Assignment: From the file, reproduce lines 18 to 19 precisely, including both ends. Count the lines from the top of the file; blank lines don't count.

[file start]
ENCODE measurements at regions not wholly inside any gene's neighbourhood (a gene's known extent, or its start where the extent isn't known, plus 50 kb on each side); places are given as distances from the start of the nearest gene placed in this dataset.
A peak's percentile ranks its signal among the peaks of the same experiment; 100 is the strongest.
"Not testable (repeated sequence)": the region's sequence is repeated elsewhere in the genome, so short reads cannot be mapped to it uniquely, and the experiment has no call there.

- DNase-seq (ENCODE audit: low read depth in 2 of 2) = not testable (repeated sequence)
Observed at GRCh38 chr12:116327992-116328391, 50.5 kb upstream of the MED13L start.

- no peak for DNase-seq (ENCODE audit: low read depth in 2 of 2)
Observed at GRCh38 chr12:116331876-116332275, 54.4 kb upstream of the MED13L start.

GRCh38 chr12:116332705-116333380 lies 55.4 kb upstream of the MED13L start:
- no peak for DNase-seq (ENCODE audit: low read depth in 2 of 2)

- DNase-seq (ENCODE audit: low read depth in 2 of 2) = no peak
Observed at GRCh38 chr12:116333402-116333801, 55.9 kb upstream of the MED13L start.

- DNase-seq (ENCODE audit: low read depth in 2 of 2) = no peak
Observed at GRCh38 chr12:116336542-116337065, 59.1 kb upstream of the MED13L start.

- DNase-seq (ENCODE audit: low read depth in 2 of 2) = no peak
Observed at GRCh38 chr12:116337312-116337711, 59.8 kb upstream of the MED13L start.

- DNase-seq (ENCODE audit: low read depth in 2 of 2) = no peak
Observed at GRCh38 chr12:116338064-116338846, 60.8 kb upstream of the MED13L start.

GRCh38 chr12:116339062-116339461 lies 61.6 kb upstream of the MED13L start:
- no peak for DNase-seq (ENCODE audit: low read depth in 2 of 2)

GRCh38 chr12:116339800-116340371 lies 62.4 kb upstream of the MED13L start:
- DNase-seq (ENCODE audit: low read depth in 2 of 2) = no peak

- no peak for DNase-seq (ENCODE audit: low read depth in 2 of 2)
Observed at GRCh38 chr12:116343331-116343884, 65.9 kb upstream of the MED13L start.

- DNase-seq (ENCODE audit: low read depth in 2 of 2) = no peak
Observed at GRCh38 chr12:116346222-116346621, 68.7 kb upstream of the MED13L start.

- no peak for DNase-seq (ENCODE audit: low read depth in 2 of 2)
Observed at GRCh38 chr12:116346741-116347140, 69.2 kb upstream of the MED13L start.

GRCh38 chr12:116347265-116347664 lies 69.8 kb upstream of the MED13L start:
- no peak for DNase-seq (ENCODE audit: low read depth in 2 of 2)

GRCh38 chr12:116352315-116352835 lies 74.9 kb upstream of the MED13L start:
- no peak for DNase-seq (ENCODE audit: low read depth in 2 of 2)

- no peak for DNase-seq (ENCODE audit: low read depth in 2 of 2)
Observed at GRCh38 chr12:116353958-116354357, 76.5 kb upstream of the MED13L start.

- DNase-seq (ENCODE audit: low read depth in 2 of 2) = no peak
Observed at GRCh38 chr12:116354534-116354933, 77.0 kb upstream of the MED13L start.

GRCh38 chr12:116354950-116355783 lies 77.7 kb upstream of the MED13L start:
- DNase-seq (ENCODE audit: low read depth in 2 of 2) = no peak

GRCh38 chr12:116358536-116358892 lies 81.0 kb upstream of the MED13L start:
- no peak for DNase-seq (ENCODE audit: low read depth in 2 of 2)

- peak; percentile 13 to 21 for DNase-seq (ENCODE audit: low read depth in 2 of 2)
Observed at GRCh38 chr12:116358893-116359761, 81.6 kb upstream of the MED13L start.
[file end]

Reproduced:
GRCh38 chr12:116339062-116339461 lies 61.6 kb upstream of the MED13L start:
- no peak for DNase-seq (ENCODE audit: low read depth in 2 of 2)